It is true that Madras HC in its decision has made statements such as “if a woman aged 18 or above has a sexual relationship with a man, aged 21 or above, and during the course of such relationship, if the woman becomes pregnant, she would henceforth be treated as the ‘wife’ and the man would be treated as the ‘husband’..” “….even after such a sexual relationship, if both decide to separate due to difference of opinion, the ‘husband’ cannot marry without getting a decree of divorce from the court of law against the ‘wife’…” and “…any couple who choose to consummate their sexual cravings then that act becomes a total commitment with adherence to all consequences that may follow except on certain exceptional considerations…”. Nevertheless, statements like these are observations made by the court just by the way; they do not form the rationale of the decision, and is called the Obiter Dicta of the decision, which has no precedential or pervasive value as such. Implying that inappropriate statements or comments made by the judge as obiter do not make the whole decision erroneous

Addressing the legality of pre-marital sex, the Supreme Court in the very popular case of S.Khushboo v. Kanniammar (([2010] 2 SCC (Cri) 1299; On 28th April 2010, Available at http://indiankanoon.org/doc/1327342/ last accessed on June 27, 2013 at 9:53 PM))has observed that no statutory offence takes place when adults willingly engage in sexual relations outside the marital setting with the exceptions of ‘adultery’. In view of the Supreme Court’s decision on the issue, ambiguous statements like those made by a High Court in its order are not relevant, and do not set a precedent. So, any couple who has pre-marital sex, will not henceforth be considered married.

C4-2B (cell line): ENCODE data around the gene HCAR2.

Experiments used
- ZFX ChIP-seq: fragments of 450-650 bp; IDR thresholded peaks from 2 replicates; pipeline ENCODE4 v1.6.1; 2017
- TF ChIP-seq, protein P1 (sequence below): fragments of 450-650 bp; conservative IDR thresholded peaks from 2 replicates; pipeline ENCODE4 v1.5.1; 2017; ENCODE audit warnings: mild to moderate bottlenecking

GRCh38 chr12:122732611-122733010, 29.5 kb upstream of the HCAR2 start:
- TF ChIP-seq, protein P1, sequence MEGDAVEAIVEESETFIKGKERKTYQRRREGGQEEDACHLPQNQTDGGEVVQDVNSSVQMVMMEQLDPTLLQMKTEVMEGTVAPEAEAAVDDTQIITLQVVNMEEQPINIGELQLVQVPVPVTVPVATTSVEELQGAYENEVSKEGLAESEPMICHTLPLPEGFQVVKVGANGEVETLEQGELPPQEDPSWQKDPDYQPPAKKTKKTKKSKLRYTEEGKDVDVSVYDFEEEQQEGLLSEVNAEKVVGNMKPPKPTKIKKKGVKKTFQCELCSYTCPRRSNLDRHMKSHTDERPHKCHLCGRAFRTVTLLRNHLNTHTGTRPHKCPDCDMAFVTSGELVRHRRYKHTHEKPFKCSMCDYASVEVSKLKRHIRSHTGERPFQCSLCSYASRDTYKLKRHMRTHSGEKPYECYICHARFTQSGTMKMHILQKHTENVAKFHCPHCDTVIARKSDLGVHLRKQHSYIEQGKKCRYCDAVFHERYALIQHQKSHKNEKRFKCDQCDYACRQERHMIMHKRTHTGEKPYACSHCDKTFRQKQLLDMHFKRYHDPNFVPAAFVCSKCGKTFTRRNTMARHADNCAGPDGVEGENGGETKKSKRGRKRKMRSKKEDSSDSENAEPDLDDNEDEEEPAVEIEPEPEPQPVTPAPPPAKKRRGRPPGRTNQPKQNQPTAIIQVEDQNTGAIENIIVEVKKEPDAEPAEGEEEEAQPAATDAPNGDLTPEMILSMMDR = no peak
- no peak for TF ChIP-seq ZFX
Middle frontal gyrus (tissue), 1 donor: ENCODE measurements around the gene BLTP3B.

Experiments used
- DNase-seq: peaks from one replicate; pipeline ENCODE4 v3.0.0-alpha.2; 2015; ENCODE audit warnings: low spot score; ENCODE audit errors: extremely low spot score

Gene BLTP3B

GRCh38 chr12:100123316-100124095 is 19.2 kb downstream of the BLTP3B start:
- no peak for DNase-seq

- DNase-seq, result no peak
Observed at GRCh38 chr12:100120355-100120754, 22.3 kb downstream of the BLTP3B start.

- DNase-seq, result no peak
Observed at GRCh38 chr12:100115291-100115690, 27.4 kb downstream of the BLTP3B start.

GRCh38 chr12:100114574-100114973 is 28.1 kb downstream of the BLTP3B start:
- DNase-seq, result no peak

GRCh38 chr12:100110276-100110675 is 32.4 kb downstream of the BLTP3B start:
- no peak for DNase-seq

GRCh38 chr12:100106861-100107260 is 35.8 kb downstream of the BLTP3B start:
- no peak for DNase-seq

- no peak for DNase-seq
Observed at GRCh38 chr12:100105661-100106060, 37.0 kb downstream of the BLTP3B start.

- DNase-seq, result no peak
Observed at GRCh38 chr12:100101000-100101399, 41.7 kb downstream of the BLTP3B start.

In fact, the issue of implications of pre-marital sex or live-in relationship did not face the Madras HC court. The court has protected the rights of the petitioner who was rendered in a position similar to a woman in a live in relationship due to lack of documentary evidence as proof of solemnisation of marriage and thus strengthened the rights of woman. Simply put, the court said that the marriage existed in fact even if not on paper. It must be kept in mind that the basis of the Madras High court’s decision is the factual matrix presented before the court in the current matter, and must be read contextually; otherwise the meaning may get flawed.

Even though the decision by the court is in tune and in accordance with the existing law and legal opinion of the courts, but the court has failed to provide any legal reasoning for the same. Madras High Court while coming to this decision has not referred to any statutory provisions or precedents which would have been relevant (including those mentioned above) i.e. the judgment is per incuriam. The sole reason as is evident from the words of the judgment is that the petitioner and respondent have had a sexual relationship, which makes them validly married, implying that consummation is the sole basis of a valid marriage. The statements made in the judgment are contradictory to the existing law and judicial precedents in the country. Decisions that lack in legal reasoning are open to misinterpretation and thus cause uncertainty on the issue involved. Similar is the situation with the decision delivered by the Madras HC, which has faced huge criticism from the media especially online social media leading to many erroneous interpretations being circulated in public.